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what exactly are bonds and why should i have some in my portfolio?

What are bonds?

Bonds operate like a loan except you are the lender.

You lend some money (could be to a company or government who need money for various purposes) for a period of time and in return you receive regular payments at a set rate of interest. At the end of the term, you are paid back in full the amount that was originally lent.

For example, you might lend $100 at 5% for 20 years, receive regular interest payments annually of $5 and then after 20 years receive the original $100 back.

Despite being generally considered less risky than shares, governments and companies can default on their bond commitments so there is some risk attached.

What types of bonds are there?

Bonds differ greatly from country to duration to features and to the issuer.

They can be lower risk federal government bonds to higher risk corporate bonds (which in turn could be smaller companies, larger companies, companies in distress and needing money or companies wanting to undertake a project perhaps).

Statistically Australian bonds have provided a negative return once every 15 years but they are less volatile than shares with Australian shares providing a negative return once every 4 years.

Interest payments might be fixed or variable or in some cases inflation linked so they can be quite diverse.

Bonds can be bought directly or they can be bought as part of a group of diversified bonds through funds.

How do bonds work and why might different prices exist?

You can hold a bond until it matures (whereupon you will get the full amount back) or you can trade them on markets to someone else (e.g. through the ASX) before they reach maturity where they will have a trading value. This value over time may be more or less depending on demand or supply of the bond and the amount of risk the market attributes to it.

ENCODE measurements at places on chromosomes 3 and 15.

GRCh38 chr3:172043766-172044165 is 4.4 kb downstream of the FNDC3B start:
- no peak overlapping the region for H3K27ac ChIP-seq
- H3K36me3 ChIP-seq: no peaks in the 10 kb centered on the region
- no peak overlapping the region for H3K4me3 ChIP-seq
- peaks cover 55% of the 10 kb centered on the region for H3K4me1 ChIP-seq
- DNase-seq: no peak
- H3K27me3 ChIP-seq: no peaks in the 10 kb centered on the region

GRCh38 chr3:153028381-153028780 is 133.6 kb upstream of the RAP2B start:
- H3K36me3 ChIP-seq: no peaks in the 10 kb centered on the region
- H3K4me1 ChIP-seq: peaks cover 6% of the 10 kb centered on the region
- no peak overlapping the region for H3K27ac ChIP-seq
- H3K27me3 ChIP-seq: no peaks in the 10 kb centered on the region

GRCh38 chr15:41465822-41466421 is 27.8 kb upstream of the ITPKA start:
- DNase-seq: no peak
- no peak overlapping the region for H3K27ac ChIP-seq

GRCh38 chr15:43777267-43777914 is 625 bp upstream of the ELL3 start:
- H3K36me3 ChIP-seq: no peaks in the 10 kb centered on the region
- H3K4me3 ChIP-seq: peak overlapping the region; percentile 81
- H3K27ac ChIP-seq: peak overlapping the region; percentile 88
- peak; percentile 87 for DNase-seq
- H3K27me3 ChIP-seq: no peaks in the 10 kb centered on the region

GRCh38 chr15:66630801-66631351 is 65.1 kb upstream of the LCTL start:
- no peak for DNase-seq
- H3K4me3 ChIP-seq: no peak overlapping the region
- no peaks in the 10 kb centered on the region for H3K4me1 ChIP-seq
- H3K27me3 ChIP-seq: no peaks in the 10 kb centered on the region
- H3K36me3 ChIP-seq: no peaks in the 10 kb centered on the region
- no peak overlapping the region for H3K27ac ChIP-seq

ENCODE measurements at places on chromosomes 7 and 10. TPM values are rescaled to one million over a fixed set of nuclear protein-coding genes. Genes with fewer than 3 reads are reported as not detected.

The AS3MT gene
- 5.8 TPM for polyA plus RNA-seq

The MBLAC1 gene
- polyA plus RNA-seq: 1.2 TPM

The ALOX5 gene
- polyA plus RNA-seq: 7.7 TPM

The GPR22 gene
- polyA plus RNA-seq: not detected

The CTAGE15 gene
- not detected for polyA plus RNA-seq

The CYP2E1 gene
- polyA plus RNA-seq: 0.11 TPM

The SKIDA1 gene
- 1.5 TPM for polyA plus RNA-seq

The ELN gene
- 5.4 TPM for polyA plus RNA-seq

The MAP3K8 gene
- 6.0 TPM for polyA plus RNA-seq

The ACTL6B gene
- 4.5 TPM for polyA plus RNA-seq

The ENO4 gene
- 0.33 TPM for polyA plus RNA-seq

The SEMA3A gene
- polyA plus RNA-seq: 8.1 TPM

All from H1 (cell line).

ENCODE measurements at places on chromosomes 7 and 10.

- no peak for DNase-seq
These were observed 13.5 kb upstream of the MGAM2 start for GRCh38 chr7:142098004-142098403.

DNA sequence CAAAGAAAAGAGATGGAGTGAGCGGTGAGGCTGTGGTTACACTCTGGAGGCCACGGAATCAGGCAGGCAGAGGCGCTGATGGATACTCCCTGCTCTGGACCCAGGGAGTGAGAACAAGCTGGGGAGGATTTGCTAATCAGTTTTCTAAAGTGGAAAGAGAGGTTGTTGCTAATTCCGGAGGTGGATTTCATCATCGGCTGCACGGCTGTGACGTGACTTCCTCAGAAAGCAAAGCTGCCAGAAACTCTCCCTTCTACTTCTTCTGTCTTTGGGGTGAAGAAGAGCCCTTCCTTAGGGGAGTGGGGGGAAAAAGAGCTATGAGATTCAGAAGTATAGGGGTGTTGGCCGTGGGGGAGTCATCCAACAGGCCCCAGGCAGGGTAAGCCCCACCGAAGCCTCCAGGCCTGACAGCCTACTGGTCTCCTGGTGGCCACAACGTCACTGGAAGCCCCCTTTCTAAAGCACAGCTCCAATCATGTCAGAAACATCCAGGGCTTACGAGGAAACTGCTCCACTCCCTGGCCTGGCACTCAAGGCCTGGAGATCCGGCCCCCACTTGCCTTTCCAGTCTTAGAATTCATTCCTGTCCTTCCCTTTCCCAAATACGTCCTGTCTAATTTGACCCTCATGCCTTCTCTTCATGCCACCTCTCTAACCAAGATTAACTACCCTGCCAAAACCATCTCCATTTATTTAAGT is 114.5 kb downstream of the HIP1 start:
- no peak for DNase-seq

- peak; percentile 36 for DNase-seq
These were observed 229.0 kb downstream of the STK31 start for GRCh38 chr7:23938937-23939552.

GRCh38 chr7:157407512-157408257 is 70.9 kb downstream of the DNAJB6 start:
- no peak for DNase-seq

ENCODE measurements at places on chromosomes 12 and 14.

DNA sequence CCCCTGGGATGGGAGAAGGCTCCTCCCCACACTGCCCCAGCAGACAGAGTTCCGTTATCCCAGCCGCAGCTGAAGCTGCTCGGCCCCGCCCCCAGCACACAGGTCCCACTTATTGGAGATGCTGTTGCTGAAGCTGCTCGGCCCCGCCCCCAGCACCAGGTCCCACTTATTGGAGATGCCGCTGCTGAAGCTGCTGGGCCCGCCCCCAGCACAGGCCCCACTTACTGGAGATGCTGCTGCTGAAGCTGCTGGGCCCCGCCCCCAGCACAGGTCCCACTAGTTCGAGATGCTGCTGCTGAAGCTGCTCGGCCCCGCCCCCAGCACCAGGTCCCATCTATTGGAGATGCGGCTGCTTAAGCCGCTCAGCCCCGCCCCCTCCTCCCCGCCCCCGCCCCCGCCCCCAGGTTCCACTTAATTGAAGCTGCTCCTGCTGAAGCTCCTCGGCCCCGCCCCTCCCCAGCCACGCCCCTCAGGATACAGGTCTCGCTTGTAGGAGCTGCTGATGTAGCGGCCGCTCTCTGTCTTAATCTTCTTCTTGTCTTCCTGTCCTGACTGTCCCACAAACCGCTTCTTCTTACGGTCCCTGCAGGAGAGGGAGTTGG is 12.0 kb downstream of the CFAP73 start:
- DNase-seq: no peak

For example, if the $100 originally lent to the Greek Government has a heightened risk of defaulting, the price of the bond might fall well below $100 as the bond loses its appeal. Money is lost by the holder unless the bond is held until maturity providing like any debt relationship it does not default by then (this is an extreme example obviously).

Another example might be if market interest rates fall, the income received from the bond would be more valuable to a potential holder so the trading value of the bond would rise.

So economic and market conditions can determine prices of bonds at any point in time as can the quality of the borrower. The borrower’s quality is known as its credit risk – or the likelihood the holder will get their money back.

Why should I consider holding both shares and bonds?

Bonds generate income, diversify your investments and reduce volatility.

Over the last 20 years, an average Australian bond fund has provided a return of 5% income and 1% growth. Conversely an average Australian share fund has provided 4% income and 4% growth. During that time when shares have provided negative returns, Australian bonds have provided strong positive returns (in 1991 shares fell 17% and bonds rose 18%, in 2008 shares fell 35% and bonds rose 12% and in 2011, shares fell 10% and bonds rose 9%. Over the last 20 years, a portfolio with half the balance in shares and half the balance in bonds has outperformed a portfolio with solely shares.

Bonds can have negative returns too. Statistically Australian bonds have provided a negative return once every 15 years but they are less volatile than shares with Australian shares providing a negative return once every 4 years.

Naturally it will depend on the investor’s goals, length of time to invest and aversion to risk. An investor in retirement should as a rule of thumb hold more bonds than the super fund of a 30-year-old investor.



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RCB Advisors
RCB Business Services Pty Ltd

PO Box 439, Camberwell 3124
VICTORIA, Australia

+61 3 9882 0533
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